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St. Elizabeth’s Catholic Church

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1929, Charles A. Hausler. 18401 168th Ave. SE
  • (Photograph by Steve C. Martens)

The farming and ranching community of Lefor was formed in 1897 by German Hungarian immigrants from the Banat region of Hungary. Historically referred to by locals as the “Queen of the Prairies Church,” it is the third church to occupy this site on a high rise of land. It was preceded first by a sod church and then a stone church that served until this church was dedicated in 1929. Bishop Vincent Wehrle (Wehrle was appointed bishop of the Diocese of Bismarck in 1910) invited Hausler of St. Paul to design this church that can seat 450 and includes six classrooms and a gymnasium. The imposing Romanesque Revival church is constructed of concrete, structural tile, and two-color bricks with extensive diapering. The plan is unusual in the placement of the transept at the front. Large expanses of windows at the south end wall of the transept are subdivided. The robust proportions of the front bell tower are balanced by a spire whose square base has quatrefoil rose windows. Church histories describe the importance to the community of Banat-region German Hungarians of the church bells that were cast in Temeschevor, Hungary. As well as calling worshippers to services, the bells were also rung to warn of fires or other emergencies.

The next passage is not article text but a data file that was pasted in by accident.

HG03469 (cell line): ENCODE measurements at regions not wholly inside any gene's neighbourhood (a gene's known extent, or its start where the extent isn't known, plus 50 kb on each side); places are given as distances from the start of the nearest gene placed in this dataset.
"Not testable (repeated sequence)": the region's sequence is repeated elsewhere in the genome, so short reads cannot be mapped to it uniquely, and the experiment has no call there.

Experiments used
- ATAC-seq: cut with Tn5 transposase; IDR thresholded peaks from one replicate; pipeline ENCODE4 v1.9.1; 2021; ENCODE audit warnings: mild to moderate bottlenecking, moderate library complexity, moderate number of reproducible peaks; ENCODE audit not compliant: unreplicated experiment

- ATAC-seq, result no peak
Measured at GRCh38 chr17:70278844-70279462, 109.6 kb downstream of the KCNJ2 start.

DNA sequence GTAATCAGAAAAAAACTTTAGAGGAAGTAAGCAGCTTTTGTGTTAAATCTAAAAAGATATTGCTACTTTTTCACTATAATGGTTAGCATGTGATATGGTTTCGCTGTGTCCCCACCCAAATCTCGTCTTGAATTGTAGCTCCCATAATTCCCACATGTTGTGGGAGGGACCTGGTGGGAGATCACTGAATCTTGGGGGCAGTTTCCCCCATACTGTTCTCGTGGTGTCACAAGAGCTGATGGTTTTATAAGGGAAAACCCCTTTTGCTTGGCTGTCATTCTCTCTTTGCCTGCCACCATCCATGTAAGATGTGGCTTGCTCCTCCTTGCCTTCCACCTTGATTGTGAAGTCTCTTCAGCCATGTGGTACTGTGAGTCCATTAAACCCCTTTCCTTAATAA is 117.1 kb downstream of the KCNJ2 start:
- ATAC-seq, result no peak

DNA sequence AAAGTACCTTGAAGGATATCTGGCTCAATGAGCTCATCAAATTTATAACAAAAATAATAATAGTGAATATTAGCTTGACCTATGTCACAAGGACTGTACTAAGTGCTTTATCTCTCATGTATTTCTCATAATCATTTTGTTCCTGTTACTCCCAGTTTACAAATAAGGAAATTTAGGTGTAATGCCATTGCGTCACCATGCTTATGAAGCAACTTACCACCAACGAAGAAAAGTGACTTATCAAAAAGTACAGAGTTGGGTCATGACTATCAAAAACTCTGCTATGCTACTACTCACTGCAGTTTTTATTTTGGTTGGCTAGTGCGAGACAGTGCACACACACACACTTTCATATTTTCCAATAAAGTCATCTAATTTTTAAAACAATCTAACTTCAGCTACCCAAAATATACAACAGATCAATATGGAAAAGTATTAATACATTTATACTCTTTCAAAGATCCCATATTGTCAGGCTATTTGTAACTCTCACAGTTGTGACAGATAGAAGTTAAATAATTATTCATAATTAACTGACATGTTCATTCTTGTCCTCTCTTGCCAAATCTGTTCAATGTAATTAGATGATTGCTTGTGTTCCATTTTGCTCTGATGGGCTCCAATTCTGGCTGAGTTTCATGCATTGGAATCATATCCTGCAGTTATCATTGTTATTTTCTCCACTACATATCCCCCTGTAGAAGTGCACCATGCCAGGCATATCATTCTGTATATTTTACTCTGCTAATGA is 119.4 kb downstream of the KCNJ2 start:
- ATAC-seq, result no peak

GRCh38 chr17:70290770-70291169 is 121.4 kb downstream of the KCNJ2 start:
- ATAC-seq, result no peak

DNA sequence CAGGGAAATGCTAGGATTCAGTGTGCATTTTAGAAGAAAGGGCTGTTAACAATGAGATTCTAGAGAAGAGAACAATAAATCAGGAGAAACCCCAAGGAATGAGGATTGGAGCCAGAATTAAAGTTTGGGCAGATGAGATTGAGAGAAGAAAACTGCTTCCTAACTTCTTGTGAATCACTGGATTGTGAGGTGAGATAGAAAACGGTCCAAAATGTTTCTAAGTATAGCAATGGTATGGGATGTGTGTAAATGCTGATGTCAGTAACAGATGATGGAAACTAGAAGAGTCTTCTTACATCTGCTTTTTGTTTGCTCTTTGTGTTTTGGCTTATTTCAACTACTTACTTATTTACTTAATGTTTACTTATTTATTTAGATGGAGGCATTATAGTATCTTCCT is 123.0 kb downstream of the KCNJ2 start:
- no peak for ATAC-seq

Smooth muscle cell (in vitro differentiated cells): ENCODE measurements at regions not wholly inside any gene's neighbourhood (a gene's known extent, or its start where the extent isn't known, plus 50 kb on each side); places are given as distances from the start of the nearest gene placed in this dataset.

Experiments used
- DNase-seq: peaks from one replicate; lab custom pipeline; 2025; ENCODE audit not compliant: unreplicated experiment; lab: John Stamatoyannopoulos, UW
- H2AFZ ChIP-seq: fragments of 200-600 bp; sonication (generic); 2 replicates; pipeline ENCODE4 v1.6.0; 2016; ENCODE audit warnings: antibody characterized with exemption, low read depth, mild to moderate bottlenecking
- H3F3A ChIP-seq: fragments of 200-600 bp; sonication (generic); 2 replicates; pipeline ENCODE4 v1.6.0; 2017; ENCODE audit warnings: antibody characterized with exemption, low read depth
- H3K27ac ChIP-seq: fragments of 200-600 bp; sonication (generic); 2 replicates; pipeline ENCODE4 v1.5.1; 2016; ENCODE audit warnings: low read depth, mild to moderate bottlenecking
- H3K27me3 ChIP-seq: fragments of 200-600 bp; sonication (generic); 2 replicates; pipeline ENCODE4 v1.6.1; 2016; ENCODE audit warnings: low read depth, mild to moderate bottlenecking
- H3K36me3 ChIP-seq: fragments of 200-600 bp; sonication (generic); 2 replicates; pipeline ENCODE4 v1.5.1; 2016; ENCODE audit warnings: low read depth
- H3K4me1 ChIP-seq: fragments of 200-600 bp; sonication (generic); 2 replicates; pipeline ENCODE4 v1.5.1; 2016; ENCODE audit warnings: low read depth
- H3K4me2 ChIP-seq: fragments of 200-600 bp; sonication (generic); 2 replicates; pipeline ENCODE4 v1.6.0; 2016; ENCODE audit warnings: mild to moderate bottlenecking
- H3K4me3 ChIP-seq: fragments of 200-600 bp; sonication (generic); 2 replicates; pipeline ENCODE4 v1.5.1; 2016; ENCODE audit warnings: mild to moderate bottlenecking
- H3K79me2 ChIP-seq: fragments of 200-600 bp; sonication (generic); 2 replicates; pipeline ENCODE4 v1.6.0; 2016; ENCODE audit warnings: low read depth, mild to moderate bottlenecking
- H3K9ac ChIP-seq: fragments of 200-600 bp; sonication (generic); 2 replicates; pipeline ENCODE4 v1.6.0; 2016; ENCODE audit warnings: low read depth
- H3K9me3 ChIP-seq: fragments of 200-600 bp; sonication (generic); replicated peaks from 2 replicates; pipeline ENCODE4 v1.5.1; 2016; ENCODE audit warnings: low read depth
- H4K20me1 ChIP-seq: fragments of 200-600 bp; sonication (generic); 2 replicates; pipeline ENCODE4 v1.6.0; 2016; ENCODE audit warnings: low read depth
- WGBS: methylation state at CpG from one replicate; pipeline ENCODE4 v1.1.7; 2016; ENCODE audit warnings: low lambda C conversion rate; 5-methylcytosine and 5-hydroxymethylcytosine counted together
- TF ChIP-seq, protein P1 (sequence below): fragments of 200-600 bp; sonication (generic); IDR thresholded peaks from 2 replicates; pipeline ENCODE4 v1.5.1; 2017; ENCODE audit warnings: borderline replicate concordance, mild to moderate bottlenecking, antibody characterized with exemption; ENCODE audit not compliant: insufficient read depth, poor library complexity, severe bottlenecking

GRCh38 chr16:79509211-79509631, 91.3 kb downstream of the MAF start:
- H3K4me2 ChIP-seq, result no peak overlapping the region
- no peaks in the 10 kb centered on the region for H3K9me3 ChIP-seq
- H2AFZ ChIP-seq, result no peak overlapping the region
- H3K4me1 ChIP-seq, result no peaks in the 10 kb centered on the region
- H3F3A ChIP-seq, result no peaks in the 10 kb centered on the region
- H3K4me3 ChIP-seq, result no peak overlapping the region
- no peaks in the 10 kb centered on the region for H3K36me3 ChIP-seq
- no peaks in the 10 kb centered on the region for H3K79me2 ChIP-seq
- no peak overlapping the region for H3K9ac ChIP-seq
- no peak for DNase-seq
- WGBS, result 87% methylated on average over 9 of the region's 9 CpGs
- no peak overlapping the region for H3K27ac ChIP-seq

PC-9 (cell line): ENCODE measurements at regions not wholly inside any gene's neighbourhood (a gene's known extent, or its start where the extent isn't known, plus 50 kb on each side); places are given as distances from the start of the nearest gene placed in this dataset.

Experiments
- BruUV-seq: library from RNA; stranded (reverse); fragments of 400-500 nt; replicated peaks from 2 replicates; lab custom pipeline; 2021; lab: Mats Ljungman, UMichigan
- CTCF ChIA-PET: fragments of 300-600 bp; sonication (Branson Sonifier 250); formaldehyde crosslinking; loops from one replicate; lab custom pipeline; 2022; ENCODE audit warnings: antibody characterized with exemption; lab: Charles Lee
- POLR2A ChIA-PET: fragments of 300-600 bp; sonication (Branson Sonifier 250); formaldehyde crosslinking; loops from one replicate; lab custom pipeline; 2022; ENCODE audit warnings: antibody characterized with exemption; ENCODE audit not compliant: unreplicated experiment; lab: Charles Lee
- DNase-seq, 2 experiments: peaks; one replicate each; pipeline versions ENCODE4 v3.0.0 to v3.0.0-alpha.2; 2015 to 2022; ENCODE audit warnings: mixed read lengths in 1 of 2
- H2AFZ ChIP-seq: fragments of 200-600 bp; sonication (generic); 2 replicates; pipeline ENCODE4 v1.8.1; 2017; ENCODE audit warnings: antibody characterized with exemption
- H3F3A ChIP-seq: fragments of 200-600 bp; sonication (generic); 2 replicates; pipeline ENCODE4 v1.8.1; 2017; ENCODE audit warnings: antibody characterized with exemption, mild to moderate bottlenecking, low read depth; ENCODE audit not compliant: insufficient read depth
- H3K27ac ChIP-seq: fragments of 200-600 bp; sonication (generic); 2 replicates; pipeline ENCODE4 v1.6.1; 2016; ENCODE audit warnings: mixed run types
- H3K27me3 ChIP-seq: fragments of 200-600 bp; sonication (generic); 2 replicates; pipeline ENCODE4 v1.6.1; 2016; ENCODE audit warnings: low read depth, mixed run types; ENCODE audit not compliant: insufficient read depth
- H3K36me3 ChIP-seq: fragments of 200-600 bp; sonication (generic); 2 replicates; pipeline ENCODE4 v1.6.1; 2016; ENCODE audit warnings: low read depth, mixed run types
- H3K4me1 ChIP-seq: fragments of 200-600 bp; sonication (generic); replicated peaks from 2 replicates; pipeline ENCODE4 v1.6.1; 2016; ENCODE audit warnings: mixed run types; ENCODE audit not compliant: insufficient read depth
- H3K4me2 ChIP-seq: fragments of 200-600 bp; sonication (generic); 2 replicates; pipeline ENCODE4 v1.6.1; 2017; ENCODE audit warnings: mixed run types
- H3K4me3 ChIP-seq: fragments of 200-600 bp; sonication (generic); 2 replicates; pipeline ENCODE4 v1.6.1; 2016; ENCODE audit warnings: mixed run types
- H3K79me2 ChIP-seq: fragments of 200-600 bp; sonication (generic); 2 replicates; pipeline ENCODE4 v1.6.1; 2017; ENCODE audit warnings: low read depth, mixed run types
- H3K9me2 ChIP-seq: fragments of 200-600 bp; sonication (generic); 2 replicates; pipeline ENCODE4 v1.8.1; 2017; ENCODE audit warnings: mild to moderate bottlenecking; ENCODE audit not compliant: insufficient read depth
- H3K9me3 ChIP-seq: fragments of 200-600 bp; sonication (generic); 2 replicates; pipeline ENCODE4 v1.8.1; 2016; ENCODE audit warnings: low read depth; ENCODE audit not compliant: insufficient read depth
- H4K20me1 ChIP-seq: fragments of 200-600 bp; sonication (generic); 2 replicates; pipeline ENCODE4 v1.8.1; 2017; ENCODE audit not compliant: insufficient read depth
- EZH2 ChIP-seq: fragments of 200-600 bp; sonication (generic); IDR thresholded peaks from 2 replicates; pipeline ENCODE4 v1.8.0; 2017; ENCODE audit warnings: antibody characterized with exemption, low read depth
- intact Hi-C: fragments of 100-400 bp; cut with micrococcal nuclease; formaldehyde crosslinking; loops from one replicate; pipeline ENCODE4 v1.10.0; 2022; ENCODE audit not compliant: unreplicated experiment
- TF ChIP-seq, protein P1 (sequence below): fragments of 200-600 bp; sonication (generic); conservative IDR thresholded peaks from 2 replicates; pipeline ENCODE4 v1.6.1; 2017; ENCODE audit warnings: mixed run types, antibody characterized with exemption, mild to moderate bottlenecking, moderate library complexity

Writing Credits

Steve C. Martens and Ronald H. L. M. Ramsay



Steve C. Martens and Ronald H. L. M. Ramsay, "St. Elizabeth’s Catholic Church", [Lefor, North Dakota], SAH Archipedia, eds. Gabrielle Esperdy and Karen Kingsley, Charlottesville: UVaP, 2012—,

Print Source

Cover: Buildings of North Dakota

Buildings of North Dakota, Steve C. Martens and Ronald H. L. M. Ramsay. Charlottesville: University of Virginia Press, 2015, 168-168.

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